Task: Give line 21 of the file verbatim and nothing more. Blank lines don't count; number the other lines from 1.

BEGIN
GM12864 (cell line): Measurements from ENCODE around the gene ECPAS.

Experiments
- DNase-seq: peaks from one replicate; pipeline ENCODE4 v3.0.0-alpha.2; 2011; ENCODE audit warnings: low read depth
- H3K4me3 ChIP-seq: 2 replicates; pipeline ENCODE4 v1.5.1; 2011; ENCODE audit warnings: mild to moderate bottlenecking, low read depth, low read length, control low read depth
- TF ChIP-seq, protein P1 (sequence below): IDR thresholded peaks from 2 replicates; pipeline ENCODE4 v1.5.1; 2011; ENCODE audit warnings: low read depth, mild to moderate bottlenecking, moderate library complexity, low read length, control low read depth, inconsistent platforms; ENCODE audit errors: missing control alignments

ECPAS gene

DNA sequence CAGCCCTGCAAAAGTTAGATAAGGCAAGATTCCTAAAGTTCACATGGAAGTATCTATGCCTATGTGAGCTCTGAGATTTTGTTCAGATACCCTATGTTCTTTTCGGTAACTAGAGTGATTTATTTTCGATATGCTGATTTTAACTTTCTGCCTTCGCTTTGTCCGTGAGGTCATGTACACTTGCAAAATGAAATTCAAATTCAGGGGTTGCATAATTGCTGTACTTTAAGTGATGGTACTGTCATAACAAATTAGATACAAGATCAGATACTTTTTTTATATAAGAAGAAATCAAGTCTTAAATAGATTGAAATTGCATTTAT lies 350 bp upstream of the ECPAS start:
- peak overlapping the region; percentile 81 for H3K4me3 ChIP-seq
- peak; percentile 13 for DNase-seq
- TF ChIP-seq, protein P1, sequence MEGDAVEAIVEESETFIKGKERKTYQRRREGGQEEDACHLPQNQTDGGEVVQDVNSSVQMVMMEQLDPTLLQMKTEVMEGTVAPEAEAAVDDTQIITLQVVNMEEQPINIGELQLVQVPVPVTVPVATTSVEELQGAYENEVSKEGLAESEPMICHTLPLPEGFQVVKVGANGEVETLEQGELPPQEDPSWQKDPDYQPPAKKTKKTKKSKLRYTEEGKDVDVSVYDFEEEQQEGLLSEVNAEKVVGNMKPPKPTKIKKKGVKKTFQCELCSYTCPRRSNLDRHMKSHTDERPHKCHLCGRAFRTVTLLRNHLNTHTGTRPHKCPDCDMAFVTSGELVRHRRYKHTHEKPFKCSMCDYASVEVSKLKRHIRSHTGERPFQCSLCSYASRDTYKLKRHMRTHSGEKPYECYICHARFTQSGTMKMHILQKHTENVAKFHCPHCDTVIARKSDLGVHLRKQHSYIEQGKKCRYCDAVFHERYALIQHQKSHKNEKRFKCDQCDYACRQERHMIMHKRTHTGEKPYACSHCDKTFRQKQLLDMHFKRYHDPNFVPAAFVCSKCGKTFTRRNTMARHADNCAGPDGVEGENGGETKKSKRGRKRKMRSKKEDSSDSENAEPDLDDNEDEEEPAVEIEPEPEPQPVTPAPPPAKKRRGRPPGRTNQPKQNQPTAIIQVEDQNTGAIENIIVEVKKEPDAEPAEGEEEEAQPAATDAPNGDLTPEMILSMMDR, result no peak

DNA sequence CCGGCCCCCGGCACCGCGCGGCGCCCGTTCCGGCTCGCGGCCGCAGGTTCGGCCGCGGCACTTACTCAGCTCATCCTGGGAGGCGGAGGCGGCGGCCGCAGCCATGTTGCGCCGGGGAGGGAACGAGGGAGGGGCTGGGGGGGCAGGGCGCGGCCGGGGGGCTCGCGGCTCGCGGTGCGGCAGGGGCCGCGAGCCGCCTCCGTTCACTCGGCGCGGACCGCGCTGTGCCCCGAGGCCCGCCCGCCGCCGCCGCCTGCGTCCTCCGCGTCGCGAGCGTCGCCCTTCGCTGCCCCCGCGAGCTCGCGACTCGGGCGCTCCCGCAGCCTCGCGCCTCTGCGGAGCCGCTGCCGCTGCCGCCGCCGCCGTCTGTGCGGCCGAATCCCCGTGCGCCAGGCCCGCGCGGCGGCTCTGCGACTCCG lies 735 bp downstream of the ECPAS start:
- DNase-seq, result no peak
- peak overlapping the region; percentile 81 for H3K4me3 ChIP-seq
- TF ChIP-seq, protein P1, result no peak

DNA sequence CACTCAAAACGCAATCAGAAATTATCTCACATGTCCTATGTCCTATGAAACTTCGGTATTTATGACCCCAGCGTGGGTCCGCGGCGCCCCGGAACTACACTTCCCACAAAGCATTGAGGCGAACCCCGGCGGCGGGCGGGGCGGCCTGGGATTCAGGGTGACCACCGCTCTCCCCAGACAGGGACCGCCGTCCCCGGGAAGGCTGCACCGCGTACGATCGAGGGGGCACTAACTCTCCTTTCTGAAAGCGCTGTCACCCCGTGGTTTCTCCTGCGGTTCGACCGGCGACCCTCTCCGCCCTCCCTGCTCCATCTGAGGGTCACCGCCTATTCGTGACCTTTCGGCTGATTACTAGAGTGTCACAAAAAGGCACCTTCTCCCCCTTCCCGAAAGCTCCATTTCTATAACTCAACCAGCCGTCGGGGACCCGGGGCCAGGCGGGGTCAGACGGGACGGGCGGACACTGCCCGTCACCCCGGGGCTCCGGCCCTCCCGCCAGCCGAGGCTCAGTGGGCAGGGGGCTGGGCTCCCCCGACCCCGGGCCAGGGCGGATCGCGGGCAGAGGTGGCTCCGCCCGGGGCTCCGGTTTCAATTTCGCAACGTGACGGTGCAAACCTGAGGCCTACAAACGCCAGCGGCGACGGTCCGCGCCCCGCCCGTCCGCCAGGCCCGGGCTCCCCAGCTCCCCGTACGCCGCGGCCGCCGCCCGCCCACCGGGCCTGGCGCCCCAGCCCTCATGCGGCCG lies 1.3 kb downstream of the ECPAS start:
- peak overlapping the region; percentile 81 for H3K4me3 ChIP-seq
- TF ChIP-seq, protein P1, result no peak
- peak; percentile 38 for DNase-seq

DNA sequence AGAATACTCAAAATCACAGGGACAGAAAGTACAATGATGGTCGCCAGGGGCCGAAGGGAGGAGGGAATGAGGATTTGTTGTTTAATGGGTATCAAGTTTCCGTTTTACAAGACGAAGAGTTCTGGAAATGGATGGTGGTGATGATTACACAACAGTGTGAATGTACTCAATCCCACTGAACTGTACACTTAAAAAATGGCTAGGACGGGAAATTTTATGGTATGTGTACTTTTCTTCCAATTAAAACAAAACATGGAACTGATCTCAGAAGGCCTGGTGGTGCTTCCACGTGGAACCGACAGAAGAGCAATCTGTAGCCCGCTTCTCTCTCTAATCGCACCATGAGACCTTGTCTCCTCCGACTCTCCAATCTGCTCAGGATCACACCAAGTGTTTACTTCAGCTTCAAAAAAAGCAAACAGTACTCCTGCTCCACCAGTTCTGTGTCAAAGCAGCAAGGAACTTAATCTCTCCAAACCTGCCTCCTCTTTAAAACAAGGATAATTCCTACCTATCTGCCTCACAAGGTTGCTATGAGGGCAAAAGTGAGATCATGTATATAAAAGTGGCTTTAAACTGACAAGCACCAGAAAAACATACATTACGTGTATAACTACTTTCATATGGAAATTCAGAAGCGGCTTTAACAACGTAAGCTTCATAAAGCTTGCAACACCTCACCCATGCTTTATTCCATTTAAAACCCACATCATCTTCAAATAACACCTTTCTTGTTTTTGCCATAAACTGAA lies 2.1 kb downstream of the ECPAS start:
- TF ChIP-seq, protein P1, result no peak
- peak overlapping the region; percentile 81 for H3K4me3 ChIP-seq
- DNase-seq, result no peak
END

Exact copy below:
- peak overlapping the region; percentile 81 for H3K4me3 ChIP-seq